Yes, it is a lot of work and having so many animals, and sometimes it does have its downside. For example, trying to get a first year nanny to get on the milk stand and stand still so you can put the milkers on her can be a real challenge. Or running around the pen trying to catch that last baby goat who has decided it is NOT going in the barn this evening. Or how about having to cut a baby goats head out of the fence because it has stuck its head through the panel (because you know that grass is better than what is inside the pen) and then does not want to back out of it, so you cut the fence. I have even given one of my goats a “stick of shame” this year. This is just a stick that I tapped to her horns so they can’t stick her heads through in the fence. You do what you have to, when you live on a farm and are responsible for the daily lives of your animals.

Being a “farmer” is not for the faint of heart. There are times when you wonder if it is worth all your time and effort when you go out and find that one of your goats is down and you don’t know what is going on. You do your best to doctor them and involve the vet in what needs to be done and then they still don’t make it. This year has been a rough one. We have lost 6 goats. We are doing our best to keep the rest of them healthy, which means mixing them up a cocktail for them to drink every day that we hope will keep them on the healthy road. It is something I came up with and it seems to be working. If you want to know more about it, E-mail me and I can go into more details. I do it for the love of my animals. Sometimes that means we don’t have supper until 9pm.

We love showing off our animals and what we do on the farm, so make plans to come out and visit us. Spring time is when the most action is because mid-March the Kids (baby goats) start arriving. If you have never experienced the birth of an animal or the antics of the little one, you are missing out on a great experience. To me, it is the good life, to others it might just seem like a lot of work. The pay isn’t great, but I would not change it for the world.

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I want to share and article that was written in The Times, Pryor Creek, Oklahoma, Weekend edition, August 8&9, 2015 4E (which I have added a few things to)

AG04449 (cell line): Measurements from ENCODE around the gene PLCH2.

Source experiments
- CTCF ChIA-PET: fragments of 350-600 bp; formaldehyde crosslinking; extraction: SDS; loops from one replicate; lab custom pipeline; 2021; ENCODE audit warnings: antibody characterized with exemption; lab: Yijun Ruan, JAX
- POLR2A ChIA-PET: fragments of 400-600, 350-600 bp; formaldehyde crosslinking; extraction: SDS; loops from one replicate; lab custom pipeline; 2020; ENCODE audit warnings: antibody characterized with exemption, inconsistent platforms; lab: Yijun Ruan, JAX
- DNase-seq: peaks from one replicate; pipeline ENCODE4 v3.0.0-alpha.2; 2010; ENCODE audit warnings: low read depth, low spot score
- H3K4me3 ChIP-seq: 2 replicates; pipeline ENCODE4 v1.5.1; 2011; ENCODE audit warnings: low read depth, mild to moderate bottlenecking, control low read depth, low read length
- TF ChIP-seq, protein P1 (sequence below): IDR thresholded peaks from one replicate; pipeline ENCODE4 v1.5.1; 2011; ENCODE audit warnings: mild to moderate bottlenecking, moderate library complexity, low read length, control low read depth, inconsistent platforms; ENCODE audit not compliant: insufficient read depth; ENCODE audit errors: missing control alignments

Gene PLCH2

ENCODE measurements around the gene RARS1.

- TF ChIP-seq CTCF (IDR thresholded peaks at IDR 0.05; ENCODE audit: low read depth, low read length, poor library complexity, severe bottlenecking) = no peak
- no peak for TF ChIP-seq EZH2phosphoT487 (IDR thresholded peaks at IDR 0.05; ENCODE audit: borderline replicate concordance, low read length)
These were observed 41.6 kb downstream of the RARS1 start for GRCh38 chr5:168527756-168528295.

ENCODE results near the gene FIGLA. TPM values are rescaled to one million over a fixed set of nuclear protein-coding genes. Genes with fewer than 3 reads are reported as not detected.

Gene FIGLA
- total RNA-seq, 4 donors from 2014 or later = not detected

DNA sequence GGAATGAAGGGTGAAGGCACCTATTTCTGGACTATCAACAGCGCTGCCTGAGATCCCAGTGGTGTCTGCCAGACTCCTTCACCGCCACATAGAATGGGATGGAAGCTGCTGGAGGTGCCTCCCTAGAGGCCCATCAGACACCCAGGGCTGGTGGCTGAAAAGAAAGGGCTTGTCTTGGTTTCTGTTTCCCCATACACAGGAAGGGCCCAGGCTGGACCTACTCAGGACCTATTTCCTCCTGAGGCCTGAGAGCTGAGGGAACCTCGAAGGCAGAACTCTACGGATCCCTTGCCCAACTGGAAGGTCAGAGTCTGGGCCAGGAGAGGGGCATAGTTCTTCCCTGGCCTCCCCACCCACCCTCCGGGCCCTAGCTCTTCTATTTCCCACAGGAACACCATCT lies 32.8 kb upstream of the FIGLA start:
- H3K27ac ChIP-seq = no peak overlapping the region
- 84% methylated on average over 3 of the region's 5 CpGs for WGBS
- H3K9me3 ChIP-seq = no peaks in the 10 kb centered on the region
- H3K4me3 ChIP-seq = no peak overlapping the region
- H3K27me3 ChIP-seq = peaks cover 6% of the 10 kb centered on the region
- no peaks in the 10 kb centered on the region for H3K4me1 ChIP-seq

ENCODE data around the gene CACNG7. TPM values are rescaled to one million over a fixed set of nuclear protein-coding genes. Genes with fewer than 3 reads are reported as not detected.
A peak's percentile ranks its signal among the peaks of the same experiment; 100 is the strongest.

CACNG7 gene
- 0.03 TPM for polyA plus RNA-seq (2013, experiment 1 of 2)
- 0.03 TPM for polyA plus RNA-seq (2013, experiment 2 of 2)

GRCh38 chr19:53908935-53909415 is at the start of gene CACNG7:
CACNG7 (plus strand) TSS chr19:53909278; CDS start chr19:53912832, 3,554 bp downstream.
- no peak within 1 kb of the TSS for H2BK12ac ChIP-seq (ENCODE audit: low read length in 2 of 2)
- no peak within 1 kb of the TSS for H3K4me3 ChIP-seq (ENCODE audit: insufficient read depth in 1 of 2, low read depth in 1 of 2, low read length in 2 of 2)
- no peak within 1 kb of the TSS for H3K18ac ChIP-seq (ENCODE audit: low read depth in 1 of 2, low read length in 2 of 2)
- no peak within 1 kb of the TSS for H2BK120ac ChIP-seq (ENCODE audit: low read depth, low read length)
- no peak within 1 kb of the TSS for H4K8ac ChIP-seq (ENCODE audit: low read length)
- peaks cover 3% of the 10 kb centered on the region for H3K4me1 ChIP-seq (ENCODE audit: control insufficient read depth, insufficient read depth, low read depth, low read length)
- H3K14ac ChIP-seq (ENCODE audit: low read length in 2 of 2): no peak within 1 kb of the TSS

By Cyndey Baron – Staff Reporter

There’s not a lot of difference between a goat in Pryor and a goat in Kenya. It may be the only similarity but it’s one Myra Grayson counted on for her second annual journey to Kenya.

During her 12 day trip, Grayson, along with a team of eight through Centerwill of Broken Arrow, spoke at conferences teaching Kenyan women the art of making soap with one of the few resources they have available, goat’s milk. This year’s conferences, she said, was primarily for widows, a group Grayson said is treated much differently In Kenya.

“Many of them were kicked out of their homes by their in-laws and essentially put on the street.” Grayson said

“We also visited an orphanage where we took mattresses, sheets, pillowcases – bedding for (over) 40 kids, many of who were sleeping (without mattresses and some even) on the floor.





At home Grayson is the proprietor of GraysLland Acres, in Kenya she’s a member of the tribe.

“These women (of the Turkana Tribe), were so excited and grateful they had a ceremony giving us Kenya names (mine was Awoyarot, meaning long way) and making us a part of the tribe.” She said “they went all out. They gave us necklaces, their own necklaces.”

Grayson said she was overwhelmed with the women’s generosity and willingness to give up one of their few worldly possessions.